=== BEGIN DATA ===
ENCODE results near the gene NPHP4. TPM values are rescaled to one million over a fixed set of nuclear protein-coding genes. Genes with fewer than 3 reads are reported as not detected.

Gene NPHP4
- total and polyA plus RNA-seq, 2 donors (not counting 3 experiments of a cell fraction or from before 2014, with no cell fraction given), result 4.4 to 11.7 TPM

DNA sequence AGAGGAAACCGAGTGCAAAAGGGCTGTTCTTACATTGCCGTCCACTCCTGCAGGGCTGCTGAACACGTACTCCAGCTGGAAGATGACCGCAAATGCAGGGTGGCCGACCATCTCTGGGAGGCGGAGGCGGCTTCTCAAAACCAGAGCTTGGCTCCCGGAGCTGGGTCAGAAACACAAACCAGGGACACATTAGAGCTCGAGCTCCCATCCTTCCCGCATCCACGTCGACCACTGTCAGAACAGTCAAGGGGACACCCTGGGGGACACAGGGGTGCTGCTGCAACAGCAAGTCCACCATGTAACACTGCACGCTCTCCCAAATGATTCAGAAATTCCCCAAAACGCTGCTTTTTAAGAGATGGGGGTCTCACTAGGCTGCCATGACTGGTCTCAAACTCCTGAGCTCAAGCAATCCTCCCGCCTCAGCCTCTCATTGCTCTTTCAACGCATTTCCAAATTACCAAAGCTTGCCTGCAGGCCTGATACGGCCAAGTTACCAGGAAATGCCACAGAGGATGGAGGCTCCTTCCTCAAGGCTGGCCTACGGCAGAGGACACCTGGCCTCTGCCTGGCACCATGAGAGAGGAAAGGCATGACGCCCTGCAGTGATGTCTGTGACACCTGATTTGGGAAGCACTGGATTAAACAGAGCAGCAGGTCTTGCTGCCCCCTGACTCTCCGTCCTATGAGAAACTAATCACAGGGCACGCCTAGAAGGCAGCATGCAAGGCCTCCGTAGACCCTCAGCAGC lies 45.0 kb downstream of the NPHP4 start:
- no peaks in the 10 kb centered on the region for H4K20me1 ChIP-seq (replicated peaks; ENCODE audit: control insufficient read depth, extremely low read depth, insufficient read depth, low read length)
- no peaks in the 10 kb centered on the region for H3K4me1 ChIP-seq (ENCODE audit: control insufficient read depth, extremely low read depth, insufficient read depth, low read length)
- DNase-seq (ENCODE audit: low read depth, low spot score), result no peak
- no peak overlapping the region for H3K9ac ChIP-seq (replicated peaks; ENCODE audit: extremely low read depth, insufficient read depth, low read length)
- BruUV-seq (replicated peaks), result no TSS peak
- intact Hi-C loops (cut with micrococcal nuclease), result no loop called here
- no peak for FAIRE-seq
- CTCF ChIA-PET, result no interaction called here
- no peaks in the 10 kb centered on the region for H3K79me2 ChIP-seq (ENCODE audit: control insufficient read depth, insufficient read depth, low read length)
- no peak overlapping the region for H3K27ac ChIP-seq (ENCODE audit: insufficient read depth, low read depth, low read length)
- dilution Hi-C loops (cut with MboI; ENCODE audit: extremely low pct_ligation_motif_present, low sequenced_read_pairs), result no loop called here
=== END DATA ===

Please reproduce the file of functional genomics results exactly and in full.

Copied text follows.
ENCODE results near the gene NPHP4. TPM values are rescaled to one million over a fixed set of nuclear protein-coding genes. Genes with fewer than 3 reads are reported as not detected.

Gene NPHP4
- total and polyA plus RNA-seq, 2 donors (not counting 3 experiments of a cell fraction or from before 2014, with no cell fraction given), result 4.4 to 11.7 TPM

DNA sequence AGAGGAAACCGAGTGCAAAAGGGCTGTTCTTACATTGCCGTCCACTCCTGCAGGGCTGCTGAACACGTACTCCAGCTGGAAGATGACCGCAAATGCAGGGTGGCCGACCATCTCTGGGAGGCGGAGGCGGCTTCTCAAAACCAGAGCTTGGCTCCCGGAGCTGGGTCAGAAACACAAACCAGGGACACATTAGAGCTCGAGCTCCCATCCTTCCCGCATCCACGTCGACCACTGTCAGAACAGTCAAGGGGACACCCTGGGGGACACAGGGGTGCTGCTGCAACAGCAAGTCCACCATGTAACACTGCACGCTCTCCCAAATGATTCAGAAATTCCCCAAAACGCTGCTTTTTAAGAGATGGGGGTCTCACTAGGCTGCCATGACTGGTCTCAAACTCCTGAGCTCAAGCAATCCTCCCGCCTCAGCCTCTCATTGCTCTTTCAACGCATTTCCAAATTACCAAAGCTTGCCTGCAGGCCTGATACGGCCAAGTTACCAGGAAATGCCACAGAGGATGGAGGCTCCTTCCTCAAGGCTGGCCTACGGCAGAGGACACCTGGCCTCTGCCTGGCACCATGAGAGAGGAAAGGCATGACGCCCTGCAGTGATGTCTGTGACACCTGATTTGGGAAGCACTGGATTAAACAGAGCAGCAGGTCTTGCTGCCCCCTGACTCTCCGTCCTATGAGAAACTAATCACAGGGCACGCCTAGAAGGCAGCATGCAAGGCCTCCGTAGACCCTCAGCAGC lies 45.0 kb downstream of the NPHP4 start:
- no peaks in the 10 kb centered on the region for H4K20me1 ChIP-seq (replicated peaks; ENCODE audit: control insufficient read depth, extremely low read depth, insufficient read depth, low read length)
- no peaks in the 10 kb centered on the region for H3K4me1 ChIP-seq (ENCODE audit: control insufficient read depth, extremely low read depth, insufficient read depth, low read length)
- DNase-seq (ENCODE audit: low read depth, low spot score), result no peak
- no peak overlapping the region for H3K9ac ChIP-seq (replicated peaks; ENCODE audit: extremely low read depth, insufficient read depth, low read length)
- BruUV-seq (replicated peaks), result no TSS peak
- intact Hi-C loops (cut with micrococcal nuclease), result no loop called here
- no peak for FAIRE-seq
- CTCF ChIA-PET, result no interaction called here
- no peaks in the 10 kb centered on the region for H3K79me2 ChIP-seq (ENCODE audit: control insufficient read depth, insufficient read depth, low read length)
- no peak overlapping the region for H3K27ac ChIP-seq (ENCODE audit: insufficient read depth, low read depth, low read length)
- dilution Hi-C loops (cut with MboI; ENCODE audit: extremely low pct_ligation_motif_present, low sequenced_read_pairs), result no loop called here